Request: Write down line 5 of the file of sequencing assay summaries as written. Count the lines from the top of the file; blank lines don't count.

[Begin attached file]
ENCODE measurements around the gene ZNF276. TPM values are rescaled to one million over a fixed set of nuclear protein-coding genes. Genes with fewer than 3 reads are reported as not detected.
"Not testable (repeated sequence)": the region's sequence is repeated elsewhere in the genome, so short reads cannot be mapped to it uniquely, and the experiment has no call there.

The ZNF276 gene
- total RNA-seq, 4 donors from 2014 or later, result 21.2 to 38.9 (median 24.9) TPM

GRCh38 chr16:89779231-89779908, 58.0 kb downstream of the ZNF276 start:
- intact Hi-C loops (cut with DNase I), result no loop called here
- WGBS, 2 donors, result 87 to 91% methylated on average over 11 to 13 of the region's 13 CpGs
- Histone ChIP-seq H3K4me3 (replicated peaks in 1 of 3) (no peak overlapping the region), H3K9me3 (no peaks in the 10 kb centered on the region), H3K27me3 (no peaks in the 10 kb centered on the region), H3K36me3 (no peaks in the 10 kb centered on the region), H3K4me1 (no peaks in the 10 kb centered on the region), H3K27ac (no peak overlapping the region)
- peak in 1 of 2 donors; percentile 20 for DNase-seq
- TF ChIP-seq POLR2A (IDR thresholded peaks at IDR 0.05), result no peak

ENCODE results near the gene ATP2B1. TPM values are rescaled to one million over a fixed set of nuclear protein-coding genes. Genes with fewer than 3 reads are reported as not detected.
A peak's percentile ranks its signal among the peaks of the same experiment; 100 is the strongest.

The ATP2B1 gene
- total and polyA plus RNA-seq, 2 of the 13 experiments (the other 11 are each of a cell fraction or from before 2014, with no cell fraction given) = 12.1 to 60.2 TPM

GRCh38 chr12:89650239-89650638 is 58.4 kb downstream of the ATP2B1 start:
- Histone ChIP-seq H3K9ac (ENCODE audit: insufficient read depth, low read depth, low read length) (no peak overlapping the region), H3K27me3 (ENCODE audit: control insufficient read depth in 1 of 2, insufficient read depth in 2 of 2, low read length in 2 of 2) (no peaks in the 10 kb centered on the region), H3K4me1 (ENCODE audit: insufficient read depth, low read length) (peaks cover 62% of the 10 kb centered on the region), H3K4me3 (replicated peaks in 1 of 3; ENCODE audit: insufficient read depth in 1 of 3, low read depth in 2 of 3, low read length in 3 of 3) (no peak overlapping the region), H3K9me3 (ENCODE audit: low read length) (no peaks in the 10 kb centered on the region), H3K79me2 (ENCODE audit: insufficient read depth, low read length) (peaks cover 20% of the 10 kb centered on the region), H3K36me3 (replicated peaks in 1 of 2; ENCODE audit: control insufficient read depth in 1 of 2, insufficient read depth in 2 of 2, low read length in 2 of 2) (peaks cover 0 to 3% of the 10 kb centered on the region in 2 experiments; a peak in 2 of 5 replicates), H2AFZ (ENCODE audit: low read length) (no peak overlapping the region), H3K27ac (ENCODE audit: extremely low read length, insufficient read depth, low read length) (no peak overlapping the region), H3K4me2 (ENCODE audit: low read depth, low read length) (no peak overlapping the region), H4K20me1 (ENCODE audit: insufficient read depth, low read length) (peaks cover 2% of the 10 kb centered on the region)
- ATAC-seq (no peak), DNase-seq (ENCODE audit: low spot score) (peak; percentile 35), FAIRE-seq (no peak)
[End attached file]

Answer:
GRCh38 chr16:89779231-89779908, 58.0 kb downstream of the ZNF276 start: